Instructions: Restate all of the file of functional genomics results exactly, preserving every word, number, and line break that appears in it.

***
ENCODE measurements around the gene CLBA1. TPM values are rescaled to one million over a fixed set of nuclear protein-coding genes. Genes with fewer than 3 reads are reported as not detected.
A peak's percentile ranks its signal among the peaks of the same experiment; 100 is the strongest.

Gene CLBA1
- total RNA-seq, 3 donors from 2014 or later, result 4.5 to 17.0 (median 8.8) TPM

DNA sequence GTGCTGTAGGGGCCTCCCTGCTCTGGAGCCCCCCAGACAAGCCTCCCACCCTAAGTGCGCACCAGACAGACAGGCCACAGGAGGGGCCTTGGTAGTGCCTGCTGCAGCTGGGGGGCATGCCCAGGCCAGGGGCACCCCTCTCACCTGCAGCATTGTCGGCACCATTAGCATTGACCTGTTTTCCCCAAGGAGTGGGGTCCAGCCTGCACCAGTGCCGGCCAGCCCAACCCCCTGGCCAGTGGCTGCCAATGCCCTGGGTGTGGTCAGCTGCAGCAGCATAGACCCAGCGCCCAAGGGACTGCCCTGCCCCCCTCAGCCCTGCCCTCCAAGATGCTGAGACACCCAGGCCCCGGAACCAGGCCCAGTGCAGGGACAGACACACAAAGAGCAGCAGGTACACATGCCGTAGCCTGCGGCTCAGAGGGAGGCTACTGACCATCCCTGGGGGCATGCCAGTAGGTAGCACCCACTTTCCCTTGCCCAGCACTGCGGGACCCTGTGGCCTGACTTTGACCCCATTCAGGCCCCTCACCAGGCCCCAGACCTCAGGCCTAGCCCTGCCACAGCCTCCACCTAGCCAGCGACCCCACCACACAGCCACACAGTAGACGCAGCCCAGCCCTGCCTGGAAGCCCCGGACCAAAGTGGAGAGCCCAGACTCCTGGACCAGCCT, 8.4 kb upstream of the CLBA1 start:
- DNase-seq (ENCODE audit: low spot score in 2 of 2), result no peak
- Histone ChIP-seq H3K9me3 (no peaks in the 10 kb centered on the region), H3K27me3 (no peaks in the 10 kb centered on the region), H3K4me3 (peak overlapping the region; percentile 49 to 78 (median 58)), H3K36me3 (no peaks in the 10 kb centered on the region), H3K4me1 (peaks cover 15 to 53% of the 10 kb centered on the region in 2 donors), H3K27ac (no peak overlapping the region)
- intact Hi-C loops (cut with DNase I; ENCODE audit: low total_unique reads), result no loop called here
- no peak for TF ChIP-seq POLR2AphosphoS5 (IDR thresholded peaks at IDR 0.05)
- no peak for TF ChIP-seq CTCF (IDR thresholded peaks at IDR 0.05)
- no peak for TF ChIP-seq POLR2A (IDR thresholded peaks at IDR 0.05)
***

ENCODE measurements around the gene CLBA1. TPM values are rescaled to one million over a fixed set of nuclear protein-coding genes. Genes with fewer than 3 reads are reported as not detected.
A peak's percentile ranks its signal among the peaks of the same experiment; 100 is the strongest.

Gene CLBA1
- total RNA-seq, 3 donors from 2014 or later, result 4.5 to 17.0 (median 8.8) TPM

DNA sequence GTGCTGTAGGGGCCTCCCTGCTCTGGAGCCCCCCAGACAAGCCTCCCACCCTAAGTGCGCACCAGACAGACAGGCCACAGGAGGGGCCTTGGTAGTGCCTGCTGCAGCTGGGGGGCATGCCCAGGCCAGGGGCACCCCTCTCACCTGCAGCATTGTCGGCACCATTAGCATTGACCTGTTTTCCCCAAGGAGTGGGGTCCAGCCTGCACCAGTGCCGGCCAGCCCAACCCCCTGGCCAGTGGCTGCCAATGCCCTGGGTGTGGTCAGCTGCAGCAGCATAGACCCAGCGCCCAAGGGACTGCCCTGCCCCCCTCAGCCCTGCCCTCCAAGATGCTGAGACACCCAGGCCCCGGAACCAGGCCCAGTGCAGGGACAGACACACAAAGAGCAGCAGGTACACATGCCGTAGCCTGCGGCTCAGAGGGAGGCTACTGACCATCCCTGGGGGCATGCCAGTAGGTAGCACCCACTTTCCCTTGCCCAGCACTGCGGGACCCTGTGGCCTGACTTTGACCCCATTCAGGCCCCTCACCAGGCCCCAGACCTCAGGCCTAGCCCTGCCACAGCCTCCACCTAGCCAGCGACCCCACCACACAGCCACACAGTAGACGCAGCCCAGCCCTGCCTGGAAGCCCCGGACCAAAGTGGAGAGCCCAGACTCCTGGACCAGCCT, 8.4 kb upstream of the CLBA1 start:
- DNase-seq (ENCODE audit: low spot score in 2 of 2), result no peak
- Histone ChIP-seq H3K9me3 (no peaks in the 10 kb centered on the region), H3K27me3 (no peaks in the 10 kb centered on the region), H3K4me3 (peak overlapping the region; percentile 49 to 78 (median 58)), H3K36me3 (no peaks in the 10 kb centered on the region), H3K4me1 (peaks cover 15 to 53% of the 10 kb centered on the region in 2 donors), H3K27ac (no peak overlapping the region)
- intact Hi-C loops (cut with DNase I; ENCODE audit: low total_unique reads), result no loop called here
- no peak for TF ChIP-seq POLR2AphosphoS5 (IDR thresholded peaks at IDR 0.05)
- no peak for TF ChIP-seq CTCF (IDR thresholded peaks at IDR 0.05)
- no peak for TF ChIP-seq POLR2A (IDR thresholded peaks at IDR 0.05)